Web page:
In her guest post for the Let Toys Be Toys campaign (linked above), Kirsty Hopley, co-founder of Child’s Eyes, connects the gender-specific toys, books and media which children see and receive, often from birth, and the heavily sexualized media they ingest. Boys and girls are forced into damaging stereotypes – for example, boys are to be strong and girls are to be sweet – and the sex-saturated messages they receive only reinforce these dangerous, short-sighted representations of what it means to be male and female.
Speaking on the media’s influence on a child’s perception of men and women, Kirsty writes (linked above):
…children see women portrayed on the front of magazines, in music videos, on TV being admired or judged for the way they look. They see men in the same media dressed in clothes being admired or judged for what they do.
Children see media in supermarkets and newsagents screaming gender segregation in the same way as toy and book marketing, yet in a sexual way. Scantily-clad women next to clothed men on most widely circulated tabloids. ‘Big Boob special’ in the men’s section but visible to children, rape on all of the prominent women’s mags and body shaming on the rest.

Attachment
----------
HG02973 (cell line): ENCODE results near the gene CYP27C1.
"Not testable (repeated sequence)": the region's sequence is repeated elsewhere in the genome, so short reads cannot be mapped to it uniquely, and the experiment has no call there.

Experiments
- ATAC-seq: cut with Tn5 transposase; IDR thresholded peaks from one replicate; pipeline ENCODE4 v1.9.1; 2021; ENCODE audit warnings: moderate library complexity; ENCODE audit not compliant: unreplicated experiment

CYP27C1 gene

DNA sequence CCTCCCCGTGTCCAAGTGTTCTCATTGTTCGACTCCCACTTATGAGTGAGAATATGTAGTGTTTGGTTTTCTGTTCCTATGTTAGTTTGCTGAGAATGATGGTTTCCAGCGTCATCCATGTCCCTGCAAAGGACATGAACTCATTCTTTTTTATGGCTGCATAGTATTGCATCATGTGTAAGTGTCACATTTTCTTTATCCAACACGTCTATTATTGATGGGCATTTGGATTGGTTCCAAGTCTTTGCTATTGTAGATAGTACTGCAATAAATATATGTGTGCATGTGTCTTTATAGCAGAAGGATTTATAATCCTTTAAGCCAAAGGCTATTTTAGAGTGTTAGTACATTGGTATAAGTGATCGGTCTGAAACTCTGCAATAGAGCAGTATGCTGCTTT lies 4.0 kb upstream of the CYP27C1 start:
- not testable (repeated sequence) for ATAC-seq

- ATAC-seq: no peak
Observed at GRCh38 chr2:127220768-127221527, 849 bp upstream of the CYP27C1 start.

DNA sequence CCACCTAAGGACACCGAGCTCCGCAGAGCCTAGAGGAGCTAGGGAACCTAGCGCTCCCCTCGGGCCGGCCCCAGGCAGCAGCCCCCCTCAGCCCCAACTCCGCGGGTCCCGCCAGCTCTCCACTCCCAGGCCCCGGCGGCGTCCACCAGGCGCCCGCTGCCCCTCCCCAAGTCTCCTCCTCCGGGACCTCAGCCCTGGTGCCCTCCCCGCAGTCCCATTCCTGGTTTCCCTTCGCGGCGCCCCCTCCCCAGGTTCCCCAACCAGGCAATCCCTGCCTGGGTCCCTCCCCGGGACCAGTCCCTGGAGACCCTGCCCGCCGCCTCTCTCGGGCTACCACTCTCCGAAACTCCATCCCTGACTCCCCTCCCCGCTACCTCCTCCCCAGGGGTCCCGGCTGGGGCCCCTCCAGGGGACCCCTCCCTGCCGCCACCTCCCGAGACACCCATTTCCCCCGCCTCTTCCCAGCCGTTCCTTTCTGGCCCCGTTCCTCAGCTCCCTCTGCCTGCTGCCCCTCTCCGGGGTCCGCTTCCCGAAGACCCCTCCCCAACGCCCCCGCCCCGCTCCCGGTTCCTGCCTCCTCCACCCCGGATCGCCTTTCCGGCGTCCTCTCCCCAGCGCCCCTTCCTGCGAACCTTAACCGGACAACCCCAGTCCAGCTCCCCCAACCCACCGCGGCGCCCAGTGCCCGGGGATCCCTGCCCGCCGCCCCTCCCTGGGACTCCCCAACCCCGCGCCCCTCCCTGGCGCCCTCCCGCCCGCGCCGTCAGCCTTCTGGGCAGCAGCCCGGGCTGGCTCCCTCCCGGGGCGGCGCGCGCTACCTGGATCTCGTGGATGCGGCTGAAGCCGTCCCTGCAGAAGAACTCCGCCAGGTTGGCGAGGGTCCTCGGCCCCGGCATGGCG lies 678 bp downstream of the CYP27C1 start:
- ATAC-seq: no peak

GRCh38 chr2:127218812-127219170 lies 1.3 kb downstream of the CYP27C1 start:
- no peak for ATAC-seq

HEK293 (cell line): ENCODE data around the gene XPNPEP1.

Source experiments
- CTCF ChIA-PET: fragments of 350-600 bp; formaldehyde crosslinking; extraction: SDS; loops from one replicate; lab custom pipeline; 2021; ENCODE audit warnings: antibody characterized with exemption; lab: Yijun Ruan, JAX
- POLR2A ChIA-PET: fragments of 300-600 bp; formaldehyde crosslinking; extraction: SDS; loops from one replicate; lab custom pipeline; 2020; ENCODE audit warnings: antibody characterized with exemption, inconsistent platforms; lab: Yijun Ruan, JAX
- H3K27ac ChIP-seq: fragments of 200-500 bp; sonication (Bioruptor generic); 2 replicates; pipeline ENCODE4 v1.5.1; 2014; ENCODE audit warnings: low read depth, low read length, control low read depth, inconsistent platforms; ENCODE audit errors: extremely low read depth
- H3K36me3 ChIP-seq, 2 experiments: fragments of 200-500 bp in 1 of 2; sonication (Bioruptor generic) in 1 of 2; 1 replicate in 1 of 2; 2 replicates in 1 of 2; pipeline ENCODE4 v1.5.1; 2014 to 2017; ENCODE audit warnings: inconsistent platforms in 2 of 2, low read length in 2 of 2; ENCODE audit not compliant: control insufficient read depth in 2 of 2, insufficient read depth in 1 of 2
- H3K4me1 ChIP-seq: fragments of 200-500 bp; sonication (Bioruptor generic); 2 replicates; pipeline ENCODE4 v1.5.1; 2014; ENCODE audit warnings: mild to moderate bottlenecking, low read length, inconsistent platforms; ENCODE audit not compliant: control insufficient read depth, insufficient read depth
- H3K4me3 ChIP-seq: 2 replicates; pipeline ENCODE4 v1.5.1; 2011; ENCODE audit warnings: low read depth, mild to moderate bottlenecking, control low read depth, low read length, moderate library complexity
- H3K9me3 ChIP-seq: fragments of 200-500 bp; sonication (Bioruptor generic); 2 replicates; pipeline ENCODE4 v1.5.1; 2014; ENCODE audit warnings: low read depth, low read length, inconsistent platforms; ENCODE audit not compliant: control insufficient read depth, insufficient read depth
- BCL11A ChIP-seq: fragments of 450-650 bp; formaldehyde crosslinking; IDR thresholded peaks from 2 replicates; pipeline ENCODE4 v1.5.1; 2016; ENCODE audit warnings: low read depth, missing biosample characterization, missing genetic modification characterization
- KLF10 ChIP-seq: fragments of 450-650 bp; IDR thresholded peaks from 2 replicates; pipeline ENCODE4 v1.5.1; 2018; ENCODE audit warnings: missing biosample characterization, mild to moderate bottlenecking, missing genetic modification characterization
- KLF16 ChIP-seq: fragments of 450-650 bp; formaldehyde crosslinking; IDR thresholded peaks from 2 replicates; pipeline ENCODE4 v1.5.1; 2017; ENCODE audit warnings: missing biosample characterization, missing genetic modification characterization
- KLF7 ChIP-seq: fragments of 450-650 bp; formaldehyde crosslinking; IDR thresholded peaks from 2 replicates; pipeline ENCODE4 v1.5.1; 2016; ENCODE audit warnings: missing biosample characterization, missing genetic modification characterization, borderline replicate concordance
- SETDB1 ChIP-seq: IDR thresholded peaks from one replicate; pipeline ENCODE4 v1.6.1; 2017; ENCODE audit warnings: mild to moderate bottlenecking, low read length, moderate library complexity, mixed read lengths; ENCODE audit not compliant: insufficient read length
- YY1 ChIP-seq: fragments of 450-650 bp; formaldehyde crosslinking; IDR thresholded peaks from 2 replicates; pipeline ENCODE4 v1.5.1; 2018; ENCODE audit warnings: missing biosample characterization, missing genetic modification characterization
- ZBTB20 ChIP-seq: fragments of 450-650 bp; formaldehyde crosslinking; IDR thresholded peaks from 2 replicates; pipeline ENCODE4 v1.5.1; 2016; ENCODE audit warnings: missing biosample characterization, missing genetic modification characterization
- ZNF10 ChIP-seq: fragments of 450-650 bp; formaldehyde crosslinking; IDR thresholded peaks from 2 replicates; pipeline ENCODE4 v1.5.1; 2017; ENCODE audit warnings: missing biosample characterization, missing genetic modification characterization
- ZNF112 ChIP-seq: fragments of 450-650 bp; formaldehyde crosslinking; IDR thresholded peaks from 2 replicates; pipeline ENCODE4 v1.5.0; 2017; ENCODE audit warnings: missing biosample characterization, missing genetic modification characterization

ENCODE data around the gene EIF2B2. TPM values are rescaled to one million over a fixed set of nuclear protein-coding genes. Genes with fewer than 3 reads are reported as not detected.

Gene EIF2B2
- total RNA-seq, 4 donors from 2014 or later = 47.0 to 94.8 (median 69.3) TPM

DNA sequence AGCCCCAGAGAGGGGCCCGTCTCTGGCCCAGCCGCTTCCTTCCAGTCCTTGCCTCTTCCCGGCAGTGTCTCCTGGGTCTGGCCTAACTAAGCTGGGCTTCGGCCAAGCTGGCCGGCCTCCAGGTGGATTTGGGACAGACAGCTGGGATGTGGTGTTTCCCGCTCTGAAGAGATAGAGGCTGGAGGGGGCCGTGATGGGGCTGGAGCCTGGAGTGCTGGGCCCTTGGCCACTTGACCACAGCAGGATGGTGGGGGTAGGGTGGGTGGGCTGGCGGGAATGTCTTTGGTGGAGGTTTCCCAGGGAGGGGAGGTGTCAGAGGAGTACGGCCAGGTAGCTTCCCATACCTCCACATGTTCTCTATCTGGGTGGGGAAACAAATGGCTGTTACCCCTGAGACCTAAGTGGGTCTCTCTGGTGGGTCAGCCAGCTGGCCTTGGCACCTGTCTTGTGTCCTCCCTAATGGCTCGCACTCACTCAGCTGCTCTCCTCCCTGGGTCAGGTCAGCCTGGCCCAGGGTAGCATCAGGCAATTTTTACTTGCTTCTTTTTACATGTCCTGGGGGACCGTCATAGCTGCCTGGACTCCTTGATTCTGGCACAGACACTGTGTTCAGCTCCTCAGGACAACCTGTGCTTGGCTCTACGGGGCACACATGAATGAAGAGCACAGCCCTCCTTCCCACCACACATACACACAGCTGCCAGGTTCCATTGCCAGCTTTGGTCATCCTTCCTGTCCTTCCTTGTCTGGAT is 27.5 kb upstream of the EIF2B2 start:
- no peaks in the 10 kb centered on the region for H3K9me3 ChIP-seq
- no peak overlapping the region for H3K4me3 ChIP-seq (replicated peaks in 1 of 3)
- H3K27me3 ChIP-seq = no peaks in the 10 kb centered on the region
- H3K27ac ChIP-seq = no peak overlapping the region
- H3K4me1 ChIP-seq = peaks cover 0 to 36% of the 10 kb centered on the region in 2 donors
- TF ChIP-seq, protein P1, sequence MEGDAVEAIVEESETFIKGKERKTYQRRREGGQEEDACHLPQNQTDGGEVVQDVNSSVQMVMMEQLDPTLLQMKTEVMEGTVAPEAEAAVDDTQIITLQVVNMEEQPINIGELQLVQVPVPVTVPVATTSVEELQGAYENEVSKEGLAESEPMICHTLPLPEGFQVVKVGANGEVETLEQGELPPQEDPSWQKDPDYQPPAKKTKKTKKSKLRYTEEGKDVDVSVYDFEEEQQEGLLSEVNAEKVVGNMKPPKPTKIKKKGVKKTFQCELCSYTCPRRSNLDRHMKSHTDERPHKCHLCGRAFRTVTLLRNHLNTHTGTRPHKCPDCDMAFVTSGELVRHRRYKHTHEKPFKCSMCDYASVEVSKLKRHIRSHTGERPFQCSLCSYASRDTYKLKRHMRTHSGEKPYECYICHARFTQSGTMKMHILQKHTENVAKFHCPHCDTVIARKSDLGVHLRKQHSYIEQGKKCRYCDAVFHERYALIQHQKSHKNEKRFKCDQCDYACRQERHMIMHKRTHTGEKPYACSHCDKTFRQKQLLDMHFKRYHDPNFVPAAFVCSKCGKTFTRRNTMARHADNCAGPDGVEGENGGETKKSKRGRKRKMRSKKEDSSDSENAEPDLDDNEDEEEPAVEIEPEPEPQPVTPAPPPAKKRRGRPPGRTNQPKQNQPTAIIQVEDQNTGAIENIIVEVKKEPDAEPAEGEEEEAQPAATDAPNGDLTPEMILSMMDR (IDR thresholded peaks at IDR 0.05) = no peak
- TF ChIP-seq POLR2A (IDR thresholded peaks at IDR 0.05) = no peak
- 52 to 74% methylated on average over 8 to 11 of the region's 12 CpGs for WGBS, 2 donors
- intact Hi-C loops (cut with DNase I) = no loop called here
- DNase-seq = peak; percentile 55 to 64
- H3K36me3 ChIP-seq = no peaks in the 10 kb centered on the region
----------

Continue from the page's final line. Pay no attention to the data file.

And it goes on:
Men’s media and tabloids contain an abundance of women for sexual pleasure and popular women’s media portrays women as items to be fixed or sensationally reports on the myriad of ways in which women are sexually abused by men.
What we end up with if we, as a society, allow commercialism to dictate gender roles so stringently, is a norm where each gender ‘others’ the other. In ‘other’ words, each side does not view each other as the same type of human with the same feelings. Different, not equal.